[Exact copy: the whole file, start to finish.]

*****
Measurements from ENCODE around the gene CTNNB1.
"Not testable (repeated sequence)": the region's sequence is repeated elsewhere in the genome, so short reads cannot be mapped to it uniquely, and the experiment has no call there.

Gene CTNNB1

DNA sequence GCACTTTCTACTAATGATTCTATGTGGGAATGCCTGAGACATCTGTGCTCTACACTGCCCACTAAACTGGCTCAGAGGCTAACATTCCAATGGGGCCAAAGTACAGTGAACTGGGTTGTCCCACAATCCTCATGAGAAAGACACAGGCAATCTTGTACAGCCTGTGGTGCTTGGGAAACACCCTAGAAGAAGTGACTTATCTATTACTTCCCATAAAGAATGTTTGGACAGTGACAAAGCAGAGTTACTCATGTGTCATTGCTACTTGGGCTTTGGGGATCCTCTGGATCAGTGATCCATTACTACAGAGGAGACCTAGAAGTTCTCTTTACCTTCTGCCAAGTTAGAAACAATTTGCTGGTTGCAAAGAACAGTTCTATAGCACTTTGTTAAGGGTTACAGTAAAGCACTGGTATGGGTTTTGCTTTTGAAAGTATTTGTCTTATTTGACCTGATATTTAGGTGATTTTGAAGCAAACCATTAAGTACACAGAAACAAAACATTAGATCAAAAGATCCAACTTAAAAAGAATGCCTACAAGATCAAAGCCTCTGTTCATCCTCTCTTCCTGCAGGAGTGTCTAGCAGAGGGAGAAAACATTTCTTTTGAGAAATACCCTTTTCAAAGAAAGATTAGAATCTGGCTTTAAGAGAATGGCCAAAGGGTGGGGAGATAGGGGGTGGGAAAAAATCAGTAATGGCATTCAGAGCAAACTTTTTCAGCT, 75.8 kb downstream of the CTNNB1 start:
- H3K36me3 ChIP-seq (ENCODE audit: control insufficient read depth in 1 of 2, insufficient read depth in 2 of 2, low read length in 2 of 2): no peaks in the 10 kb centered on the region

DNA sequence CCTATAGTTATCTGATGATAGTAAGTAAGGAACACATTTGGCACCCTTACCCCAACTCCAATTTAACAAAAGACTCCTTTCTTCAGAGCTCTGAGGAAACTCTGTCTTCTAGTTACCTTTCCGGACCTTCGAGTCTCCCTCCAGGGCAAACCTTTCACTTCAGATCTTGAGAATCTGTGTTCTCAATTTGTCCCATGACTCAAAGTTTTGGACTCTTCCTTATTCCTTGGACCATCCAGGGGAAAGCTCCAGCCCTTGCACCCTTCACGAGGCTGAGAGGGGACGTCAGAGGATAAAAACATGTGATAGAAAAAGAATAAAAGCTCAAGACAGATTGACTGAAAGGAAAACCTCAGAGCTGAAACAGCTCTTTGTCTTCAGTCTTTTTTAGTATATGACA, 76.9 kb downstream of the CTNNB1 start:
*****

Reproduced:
Measurements from ENCODE around the gene CTNNB1.
"Not testable (repeated sequence)": the region's sequence is repeated elsewhere in the genome, so short reads cannot be mapped to it uniquely, and the experiment has no call there.

Gene CTNNB1

DNA sequence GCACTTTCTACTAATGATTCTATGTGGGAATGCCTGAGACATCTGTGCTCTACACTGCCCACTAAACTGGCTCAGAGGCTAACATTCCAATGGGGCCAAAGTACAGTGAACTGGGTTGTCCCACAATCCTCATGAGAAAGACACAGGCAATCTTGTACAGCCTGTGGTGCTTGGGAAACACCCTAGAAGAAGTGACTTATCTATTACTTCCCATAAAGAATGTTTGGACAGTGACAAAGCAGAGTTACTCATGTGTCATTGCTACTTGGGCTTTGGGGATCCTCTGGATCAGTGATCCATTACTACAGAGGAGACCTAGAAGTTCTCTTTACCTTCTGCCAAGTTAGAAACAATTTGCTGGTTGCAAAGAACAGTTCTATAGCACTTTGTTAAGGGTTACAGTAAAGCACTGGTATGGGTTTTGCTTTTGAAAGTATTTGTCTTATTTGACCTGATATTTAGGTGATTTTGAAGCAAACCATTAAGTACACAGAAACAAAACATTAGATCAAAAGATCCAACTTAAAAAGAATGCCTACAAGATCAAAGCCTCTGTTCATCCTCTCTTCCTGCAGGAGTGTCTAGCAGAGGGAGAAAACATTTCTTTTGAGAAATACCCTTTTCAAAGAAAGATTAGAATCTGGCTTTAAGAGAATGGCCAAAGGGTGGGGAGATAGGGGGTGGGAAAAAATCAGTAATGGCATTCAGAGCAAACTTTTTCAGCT, 75.8 kb downstream of the CTNNB1 start:
- H3K36me3 ChIP-seq (ENCODE audit: control insufficient read depth in 1 of 2, insufficient read depth in 2 of 2, low read length in 2 of 2): no peaks in the 10 kb centered on the region

DNA sequence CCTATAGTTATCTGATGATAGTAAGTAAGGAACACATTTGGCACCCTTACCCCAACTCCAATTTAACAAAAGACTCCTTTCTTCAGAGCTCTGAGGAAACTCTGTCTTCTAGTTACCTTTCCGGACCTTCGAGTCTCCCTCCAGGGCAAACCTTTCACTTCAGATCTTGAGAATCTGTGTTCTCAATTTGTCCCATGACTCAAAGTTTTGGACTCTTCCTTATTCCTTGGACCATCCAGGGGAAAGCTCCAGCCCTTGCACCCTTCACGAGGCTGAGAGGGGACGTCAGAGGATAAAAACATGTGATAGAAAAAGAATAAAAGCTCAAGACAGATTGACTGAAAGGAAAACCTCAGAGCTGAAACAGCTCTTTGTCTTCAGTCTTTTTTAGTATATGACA, 76.9 kb downstream of the CTNNB1 start: